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|Title:||Child safety, absolute risk, and the prevention paradox|
|Authors:||Schwartz, Peter H.|
|Keywords:||Risk;Public Policy;Cost-Benefit Analysis;Child Restraint Systems;Bioethics|
|Description:||While child-saftey proposals aim to improve child safety, their possible impact is unclear since there’s been so little discussion of the amount of absolute risk and risk reduction involved in each. And while precise figures are lacking, rough estimates indicate that the magnitudes are quite small. I will argue that this risk and benefit data raises important questions about the proposals, including whether parents might reasonably believe that the small absolute risk reduction offered by the proposed changes does not justify the attendant burdens. This possibility – termed the “prevention paradox” in other contexts – highlights ethical and theoretical challenges in this area of public health.|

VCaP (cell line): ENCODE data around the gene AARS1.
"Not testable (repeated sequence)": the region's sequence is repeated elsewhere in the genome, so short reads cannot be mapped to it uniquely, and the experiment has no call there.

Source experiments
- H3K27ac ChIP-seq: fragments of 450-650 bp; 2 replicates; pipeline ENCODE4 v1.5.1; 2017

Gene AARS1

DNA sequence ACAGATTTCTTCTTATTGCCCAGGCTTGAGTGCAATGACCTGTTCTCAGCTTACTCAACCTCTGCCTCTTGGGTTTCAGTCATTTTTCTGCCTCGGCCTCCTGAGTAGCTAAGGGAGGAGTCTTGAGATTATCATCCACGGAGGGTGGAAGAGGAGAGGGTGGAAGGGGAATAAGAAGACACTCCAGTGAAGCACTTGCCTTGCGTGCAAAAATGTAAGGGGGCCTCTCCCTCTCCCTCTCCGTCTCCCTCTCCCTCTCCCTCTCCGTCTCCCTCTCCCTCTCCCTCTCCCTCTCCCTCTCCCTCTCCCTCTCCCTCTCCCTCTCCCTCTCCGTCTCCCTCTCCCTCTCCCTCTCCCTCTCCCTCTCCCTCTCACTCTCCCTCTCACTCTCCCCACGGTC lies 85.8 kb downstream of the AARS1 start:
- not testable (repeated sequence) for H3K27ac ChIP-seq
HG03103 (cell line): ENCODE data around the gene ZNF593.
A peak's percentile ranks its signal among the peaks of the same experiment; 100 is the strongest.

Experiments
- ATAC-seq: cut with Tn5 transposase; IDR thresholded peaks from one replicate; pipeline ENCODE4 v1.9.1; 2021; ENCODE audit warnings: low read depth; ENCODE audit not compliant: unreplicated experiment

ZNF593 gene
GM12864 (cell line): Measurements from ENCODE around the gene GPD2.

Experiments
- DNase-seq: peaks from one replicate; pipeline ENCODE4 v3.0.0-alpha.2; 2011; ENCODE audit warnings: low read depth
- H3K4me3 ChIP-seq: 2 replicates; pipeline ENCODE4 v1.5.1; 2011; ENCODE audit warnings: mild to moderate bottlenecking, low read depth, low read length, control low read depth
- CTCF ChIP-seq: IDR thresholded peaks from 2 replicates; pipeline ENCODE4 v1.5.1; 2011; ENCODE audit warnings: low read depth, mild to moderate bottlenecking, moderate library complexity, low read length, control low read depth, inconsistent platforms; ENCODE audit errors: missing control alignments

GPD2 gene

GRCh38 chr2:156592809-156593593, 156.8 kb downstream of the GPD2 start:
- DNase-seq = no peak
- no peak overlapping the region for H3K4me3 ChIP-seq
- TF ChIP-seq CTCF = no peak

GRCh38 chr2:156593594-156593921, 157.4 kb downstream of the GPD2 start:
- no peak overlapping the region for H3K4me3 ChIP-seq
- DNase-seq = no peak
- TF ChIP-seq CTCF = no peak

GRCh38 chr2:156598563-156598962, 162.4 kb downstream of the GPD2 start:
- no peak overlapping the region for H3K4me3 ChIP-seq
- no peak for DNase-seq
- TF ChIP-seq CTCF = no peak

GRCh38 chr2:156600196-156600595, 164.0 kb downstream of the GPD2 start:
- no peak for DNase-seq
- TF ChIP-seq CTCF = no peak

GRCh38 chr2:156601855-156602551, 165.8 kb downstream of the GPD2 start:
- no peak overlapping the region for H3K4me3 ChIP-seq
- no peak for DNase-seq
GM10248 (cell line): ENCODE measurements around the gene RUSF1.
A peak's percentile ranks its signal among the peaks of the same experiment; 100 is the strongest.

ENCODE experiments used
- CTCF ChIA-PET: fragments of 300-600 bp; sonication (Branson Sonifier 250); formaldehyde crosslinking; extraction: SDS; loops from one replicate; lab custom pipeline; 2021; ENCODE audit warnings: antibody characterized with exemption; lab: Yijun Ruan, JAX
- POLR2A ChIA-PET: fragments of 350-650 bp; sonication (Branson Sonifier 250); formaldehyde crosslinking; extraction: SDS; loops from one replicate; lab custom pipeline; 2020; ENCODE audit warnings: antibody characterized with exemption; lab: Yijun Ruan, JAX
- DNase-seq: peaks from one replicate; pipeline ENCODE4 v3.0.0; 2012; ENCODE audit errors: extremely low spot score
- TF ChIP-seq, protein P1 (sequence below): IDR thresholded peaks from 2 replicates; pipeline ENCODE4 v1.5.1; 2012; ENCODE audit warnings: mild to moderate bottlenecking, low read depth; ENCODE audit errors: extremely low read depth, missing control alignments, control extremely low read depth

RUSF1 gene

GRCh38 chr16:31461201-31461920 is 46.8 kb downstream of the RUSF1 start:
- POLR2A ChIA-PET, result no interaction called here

|Other Identifiers:||Schwartz, P. H. (2012). Child safety, absolute risk, and the prevention paradox. The Hastings Center Report, 42(4), 20–23. http://doi.org/10.1002/hast.37|
|Appears in Collections:||School of Medicine|
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